Kathryn Parsons: I want to teach the world to code

17 July 2015

“KathrynParsons"

Rebecca Burn-Callander

Decoded’s Kathryn Parsons is on a mission. The 33-year-old wants to smash up traditional hierarchies and bring programming to the masses.

When you tap a smartphone app or open a web page, do you understand the technology behind the screen? Do you speak HTML5 or JavaScript? Could you hack into a wi-fi network or install a virus? 

If the answer to any of these questions is ‘no’, Kathryn Parsons wants to give you a crash course in digital skills. She has spent nearly five years on a mission to teach the world to look beyond their screens and see the languages that power the internet. 

In 2011, Parsons co-founded Decoded, a company that teaches anyone to code in a day, to bring “digital enlightenment” to the masses. “I saw that technology was changing lives and businesses – there wasn’t a facet of life that was unaffected,” she says. “But just 1% of people understood what was happening behind the screen.”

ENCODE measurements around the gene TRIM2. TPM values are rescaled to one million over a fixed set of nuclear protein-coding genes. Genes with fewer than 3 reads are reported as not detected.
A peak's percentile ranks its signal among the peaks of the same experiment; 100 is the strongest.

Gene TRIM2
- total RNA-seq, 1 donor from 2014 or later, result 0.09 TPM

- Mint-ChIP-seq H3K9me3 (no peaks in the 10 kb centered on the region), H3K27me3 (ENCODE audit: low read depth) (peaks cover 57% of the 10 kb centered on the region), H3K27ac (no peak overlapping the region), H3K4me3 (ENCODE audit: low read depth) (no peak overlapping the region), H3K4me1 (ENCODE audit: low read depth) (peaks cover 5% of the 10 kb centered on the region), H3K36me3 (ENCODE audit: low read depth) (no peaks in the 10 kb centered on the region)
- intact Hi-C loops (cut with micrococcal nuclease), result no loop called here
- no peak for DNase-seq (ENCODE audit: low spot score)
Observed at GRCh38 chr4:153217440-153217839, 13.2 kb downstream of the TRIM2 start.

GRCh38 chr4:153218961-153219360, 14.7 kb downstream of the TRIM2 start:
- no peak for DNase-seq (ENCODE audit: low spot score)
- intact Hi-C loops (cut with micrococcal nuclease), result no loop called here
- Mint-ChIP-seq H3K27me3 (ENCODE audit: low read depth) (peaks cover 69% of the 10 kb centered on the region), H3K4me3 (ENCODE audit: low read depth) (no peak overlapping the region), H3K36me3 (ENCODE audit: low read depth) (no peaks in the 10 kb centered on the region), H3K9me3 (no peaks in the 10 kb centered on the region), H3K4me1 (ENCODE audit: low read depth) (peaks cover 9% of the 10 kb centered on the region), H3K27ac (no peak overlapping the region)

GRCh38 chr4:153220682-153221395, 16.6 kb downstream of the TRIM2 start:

The 33-year-old, who can speak Latin, ancient Greek and Mandarin, was determined to teach the new languages that were taking over the modern world. “I saw people who were afraid of technology, and people who were using the digital vernacular without having any idea what it meant,” she says. 

Parsons has taken Decoded from an ambitious London-based startup to a global company that has taught its ‘Code in a Day’ formula to 3,000 businesses, from MTV to the International Monetary Fund.


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The company has worked with more than 15,000 individuals to date – and hundreds of thousands through its online learning tools. “People who have never done anything more than a Word document learn to code an app in a single day,” she explains. “It’s accelerated learning.”